Possibly NSFW. The case of the Rabbet Woman (also known as Mary Toft) is a particularly interesting one. Toft, on the advice of an unnamed accomplice, decided to engage in a scam which would enter her into the annals of history: she pretended to give birth to a series of seventeen baby rabbits and three tabby-cat legs, apparently by pushing their dead corpses up her vagina when no one was looking. Over the course of her fraud, she managed to convince many of the leading scientific and medical lights of the day that she was, in fact, giving birth to these rabbits (and three tabby-cat legs), including John Howard (pdf) (and more, also pdf), Cyriacus Ahlers (one of the King's surgeons), Nathaniel St. Andre (Anatomist to the King), Samuel Molyneux, and Sir Richard Manningham, male midwife to the Queen. Sir Richard Manninghan (Man Midwife!), although originally taken in by the fraud, eventually discovers the truth when a porter admits that he had been going to the market to buy baby rabbits for Toft. His Diary provides a pretty good summary of the case. When the fraud was discovered, Toft was charged, although the charges were eventually dropped; more lasting were the effects on some of the medical professionals, whose reputations were permanently ruined. You can read a nice summary in A Cabinet of Curiosities (google books). The case of the Rabbet Woman took the English world by storm. Scores of pamphlets--in this case the 18th century equivalent to tabloids--circulated, as the public devoured case depositions, scientific publications, satirical doggerel, and semi-erotic prints of rabbits bursting forth from Toft's nether regions (sanitized prints here)*. (previously (pay special attention to the comments), previously) [more inside]
Book of the Month is a feature that the University of Glasgow Library has been running for over a decade now. The format is simple, a single book is selected from their collections, written up and accompanied by pictures, maps and photographs scanned from the books. With over a 100 books to select from, it's hard to know where to start, but anywhere is good because they're all lovely. Still, here are a few, Charles Darwin's The Expression of the emotions in man and animals, a beautiful 15th century illuminated copy of Livy's Roman history, Treatises on Engines and Weapons, Valentines and Dabbities, The Birds of Australia, Facts and Observations on the Sanitary State of Glasgow, Ibn Jazla's The arrangement of bodies for treatment and finally, The Curious Case of Mary Toft, MetaFilter superstar.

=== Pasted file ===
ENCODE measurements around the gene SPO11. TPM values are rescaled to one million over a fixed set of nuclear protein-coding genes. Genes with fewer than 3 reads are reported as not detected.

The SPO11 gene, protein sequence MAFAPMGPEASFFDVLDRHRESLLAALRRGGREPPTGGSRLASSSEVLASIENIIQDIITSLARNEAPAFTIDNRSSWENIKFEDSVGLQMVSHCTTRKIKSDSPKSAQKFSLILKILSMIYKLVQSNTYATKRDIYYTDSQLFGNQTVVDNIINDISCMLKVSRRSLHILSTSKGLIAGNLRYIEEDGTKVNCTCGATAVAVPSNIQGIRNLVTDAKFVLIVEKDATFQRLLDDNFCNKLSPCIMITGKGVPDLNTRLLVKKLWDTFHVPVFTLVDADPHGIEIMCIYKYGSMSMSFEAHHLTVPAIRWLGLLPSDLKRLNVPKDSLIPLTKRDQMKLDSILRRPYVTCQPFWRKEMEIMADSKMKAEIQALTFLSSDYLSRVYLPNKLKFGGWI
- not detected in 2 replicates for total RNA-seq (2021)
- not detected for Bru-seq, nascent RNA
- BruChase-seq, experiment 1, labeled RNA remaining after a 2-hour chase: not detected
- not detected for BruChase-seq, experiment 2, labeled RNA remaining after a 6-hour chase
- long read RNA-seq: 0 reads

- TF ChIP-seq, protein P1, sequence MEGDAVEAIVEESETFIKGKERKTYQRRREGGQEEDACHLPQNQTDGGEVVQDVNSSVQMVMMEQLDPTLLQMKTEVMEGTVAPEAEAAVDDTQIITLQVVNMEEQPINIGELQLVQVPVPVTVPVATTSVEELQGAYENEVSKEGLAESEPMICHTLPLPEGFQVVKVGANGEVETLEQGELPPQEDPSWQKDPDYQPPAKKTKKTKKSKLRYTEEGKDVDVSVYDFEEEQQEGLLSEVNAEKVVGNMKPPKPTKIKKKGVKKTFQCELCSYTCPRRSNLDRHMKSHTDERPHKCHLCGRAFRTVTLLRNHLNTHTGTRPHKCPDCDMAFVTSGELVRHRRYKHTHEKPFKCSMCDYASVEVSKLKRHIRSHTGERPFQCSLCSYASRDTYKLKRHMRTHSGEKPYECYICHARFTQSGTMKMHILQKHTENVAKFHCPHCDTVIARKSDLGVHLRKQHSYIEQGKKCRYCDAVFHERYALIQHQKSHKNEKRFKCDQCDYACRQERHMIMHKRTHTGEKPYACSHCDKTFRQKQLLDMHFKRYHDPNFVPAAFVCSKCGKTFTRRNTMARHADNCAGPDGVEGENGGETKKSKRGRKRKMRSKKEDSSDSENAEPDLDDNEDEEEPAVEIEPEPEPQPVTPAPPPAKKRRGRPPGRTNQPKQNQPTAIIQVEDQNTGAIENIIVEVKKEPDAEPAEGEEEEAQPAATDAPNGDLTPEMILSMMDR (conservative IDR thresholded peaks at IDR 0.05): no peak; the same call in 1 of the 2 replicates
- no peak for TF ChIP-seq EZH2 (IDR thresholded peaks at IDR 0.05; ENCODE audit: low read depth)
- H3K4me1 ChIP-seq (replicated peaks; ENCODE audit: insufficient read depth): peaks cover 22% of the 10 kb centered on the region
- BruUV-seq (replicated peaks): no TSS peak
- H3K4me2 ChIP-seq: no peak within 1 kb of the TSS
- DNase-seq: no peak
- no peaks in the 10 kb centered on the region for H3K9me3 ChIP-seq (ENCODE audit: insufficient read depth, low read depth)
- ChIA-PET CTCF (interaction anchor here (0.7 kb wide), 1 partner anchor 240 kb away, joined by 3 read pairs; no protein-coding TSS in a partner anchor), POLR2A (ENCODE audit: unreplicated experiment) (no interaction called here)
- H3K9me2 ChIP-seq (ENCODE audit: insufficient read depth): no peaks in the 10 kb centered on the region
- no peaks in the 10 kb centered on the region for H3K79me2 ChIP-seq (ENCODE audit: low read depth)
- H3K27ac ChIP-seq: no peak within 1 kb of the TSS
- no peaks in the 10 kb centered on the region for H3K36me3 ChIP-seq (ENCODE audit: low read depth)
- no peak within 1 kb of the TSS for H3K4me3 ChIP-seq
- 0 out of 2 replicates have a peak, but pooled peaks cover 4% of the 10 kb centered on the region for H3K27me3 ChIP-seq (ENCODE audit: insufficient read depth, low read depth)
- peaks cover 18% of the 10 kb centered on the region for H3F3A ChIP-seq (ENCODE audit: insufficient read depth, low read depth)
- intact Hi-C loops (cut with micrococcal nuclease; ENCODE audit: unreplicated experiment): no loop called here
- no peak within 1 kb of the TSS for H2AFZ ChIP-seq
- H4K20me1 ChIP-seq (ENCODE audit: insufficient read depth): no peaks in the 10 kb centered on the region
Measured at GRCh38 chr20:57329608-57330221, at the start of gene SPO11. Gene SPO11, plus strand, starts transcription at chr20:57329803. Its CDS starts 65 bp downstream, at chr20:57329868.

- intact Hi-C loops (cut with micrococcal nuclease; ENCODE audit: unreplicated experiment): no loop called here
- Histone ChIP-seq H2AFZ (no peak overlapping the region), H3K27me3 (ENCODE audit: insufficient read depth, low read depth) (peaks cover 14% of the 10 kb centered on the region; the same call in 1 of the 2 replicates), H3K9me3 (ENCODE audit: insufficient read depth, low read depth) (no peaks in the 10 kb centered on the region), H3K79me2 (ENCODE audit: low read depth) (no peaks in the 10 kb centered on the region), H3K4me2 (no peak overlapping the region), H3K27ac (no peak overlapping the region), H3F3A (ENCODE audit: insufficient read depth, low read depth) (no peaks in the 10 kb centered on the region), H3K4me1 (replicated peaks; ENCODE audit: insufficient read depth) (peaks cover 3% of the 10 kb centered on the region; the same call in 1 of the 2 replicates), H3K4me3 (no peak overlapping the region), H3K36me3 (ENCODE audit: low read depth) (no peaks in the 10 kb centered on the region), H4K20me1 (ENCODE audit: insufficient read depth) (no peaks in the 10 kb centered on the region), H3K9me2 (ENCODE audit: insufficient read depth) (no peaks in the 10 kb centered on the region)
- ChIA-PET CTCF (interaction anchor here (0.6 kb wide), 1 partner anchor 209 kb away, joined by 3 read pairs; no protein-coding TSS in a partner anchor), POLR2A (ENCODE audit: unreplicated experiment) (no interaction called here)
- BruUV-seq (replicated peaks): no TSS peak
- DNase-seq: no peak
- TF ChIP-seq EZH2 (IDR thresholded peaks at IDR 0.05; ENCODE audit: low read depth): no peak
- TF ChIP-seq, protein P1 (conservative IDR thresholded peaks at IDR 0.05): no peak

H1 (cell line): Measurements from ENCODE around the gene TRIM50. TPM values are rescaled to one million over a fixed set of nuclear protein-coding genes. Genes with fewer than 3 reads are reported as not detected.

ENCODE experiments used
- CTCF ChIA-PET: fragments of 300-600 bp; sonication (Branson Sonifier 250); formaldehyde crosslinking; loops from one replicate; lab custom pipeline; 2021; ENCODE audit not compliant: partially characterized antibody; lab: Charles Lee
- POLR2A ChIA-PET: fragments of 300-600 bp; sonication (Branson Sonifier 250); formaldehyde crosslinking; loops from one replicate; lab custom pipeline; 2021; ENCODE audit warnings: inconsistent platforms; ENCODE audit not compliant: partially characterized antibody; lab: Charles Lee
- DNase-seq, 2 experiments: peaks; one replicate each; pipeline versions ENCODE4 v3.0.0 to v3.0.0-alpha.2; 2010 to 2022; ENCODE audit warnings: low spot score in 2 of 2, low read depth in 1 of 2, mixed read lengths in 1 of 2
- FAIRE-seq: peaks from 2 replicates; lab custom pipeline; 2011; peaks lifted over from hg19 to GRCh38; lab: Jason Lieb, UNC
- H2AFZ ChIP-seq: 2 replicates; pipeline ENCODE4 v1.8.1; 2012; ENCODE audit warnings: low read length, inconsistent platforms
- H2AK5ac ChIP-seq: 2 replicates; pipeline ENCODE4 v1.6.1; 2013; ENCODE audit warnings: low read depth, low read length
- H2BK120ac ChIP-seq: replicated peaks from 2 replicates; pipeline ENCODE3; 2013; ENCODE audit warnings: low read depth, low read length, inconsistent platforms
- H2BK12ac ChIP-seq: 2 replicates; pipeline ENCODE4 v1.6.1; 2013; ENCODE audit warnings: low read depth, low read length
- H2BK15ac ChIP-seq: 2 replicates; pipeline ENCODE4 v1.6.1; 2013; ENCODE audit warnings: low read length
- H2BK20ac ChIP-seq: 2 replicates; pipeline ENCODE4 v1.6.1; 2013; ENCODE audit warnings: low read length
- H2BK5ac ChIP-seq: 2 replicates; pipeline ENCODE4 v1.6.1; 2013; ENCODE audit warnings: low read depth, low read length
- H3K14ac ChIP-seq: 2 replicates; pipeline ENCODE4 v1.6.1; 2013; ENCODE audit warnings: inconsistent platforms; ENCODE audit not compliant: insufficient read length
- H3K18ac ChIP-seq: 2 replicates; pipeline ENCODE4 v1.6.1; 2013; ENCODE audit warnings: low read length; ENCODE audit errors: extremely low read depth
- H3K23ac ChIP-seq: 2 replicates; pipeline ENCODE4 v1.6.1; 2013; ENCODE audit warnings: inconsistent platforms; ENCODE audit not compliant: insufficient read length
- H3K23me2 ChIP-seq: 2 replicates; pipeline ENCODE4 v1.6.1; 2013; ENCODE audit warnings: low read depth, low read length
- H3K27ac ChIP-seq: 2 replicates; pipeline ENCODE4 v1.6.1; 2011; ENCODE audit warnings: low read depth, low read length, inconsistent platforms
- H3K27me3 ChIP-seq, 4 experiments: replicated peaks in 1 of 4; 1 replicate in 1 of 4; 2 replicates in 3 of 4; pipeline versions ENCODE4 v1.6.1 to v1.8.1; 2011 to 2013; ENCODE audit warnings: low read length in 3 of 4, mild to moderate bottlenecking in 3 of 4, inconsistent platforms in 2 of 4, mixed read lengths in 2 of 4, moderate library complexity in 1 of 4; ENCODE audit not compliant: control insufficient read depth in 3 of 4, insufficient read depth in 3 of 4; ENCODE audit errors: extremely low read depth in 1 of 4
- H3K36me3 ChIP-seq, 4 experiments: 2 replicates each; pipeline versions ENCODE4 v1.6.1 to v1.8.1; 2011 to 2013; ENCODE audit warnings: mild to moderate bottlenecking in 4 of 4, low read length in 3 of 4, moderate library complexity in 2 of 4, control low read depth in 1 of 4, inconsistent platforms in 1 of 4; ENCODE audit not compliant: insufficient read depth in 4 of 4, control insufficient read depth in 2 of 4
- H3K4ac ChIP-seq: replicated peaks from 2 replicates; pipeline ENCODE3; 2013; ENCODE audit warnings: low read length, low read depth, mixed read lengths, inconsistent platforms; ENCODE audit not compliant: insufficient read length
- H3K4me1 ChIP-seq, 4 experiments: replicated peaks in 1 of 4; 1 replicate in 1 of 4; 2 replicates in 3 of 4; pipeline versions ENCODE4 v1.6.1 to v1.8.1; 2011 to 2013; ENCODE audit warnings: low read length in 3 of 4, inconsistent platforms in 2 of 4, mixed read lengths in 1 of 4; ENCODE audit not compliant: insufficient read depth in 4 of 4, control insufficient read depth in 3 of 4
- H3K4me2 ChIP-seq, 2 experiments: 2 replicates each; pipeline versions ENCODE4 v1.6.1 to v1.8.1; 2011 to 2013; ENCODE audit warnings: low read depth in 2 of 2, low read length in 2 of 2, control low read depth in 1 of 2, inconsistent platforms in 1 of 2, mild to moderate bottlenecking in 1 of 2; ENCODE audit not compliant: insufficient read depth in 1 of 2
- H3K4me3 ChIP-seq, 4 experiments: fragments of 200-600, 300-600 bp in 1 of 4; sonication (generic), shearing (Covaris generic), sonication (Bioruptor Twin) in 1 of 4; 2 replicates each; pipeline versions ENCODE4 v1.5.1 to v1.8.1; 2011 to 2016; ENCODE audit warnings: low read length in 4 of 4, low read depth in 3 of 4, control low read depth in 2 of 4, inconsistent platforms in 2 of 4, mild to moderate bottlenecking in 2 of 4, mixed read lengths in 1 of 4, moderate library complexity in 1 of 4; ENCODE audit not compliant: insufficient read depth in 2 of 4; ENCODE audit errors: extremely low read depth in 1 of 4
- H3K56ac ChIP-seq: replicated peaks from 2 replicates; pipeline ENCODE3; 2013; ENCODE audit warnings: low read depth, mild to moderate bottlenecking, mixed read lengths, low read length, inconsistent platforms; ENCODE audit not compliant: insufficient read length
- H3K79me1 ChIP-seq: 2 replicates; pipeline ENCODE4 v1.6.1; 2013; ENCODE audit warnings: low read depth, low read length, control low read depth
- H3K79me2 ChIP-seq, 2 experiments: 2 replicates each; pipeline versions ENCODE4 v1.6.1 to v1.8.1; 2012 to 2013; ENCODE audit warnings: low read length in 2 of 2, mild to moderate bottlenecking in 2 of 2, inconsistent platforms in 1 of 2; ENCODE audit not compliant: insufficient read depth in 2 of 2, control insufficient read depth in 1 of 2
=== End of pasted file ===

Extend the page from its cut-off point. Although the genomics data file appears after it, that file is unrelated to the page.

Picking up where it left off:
Helen Duncan was the last woman to be convicted of witchcraft in Britain. This was in 1944. British authorities "were alarmed by reports that she had disclosed - allegedly via contacts with the spirit world - the sinking of two British battleships long before they became public." Her descendants still smart from the trial and there is a campaign to pardon Mrs Duncan, who some consider a martyred medium who could regurgitate ectoplasm out of her mouth. More than a decade before her trial legendary psychic researcher Harry Price exposed Mrs Duncan as a fraud in his essay The Cheese-Cloth Worshippers. If you want to judge for yourself you can take a look at the photographs Mr Price took of a séance performed by Mrs Duncan.
The Oxford Dictionary of National Biography is published today, in print and online: a biographical record of everyone who's ever been anyone in British history (50,000 individuals) and an astonishing feat of scholarly collaboration (10,000 contributors from all over the world). Access to the full database is fearfully expensive, but the official site gives you a good selection of sample entries, with a new one added every day; and a feature in today's Times gives you some more, beginning with Mary Toft, the woman who gave birth to rabbits.